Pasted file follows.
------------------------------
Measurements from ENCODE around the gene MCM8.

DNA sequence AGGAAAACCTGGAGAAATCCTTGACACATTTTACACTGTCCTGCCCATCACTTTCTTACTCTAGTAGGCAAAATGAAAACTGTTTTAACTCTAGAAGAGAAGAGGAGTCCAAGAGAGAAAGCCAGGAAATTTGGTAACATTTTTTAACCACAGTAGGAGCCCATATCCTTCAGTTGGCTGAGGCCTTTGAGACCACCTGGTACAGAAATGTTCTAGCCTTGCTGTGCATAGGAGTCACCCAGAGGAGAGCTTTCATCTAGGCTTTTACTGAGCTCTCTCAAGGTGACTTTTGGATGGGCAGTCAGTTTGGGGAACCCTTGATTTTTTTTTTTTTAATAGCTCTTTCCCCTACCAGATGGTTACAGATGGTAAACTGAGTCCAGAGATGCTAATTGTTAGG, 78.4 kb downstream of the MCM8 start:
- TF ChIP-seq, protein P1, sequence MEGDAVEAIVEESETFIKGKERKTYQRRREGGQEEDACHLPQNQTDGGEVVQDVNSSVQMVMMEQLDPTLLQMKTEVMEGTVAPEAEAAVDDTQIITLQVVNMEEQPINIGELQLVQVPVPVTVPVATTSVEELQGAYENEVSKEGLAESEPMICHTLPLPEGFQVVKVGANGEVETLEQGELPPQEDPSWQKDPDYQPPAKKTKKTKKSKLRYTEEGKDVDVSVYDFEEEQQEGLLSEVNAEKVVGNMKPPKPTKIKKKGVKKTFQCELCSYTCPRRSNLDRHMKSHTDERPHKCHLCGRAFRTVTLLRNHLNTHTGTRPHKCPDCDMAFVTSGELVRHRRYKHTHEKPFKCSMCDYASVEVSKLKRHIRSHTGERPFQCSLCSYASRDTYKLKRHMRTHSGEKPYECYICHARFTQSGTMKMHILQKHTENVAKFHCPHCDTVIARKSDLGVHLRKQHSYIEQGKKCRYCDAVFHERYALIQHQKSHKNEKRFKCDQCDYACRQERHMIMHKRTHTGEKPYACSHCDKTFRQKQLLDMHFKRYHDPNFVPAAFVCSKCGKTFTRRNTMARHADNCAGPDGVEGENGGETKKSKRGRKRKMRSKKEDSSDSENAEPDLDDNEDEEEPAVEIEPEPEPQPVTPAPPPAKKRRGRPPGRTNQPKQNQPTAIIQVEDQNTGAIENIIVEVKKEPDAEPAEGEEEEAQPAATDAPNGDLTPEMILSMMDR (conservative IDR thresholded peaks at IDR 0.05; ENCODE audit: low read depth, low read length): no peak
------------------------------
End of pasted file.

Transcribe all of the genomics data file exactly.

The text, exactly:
Measurements from ENCODE around the gene MCM8.

DNA sequence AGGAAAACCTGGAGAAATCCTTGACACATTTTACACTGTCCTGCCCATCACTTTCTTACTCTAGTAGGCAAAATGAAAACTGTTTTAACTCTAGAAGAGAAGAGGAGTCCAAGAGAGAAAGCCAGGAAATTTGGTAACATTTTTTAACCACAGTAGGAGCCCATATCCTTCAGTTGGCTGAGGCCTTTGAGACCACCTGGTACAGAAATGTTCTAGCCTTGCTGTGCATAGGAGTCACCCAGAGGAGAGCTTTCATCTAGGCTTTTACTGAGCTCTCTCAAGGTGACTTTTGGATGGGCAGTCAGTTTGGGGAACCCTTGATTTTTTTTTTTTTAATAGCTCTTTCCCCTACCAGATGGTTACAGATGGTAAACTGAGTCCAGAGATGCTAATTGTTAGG, 78.4 kb downstream of the MCM8 start:
- TF ChIP-seq, protein P1, sequence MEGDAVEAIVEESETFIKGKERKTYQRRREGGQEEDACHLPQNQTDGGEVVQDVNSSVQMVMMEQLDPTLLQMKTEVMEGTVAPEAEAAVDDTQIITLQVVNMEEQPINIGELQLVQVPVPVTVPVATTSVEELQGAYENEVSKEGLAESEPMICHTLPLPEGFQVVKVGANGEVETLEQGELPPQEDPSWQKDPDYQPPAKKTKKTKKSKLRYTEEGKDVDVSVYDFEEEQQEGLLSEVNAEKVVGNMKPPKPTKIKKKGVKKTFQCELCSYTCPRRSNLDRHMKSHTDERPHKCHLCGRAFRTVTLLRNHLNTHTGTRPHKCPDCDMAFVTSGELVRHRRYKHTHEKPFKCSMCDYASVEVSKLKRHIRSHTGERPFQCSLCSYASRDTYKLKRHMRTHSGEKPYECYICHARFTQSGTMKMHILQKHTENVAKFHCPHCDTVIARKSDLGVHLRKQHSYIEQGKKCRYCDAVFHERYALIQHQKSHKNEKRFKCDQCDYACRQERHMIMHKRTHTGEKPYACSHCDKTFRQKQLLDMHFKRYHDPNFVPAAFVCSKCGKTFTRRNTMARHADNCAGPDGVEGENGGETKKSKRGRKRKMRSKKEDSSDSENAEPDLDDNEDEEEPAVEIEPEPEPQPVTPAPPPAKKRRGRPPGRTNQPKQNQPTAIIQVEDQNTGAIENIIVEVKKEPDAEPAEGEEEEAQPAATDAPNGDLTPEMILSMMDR (conservative IDR thresholded peaks at IDR 0.05; ENCODE audit: low read depth, low read length): no peak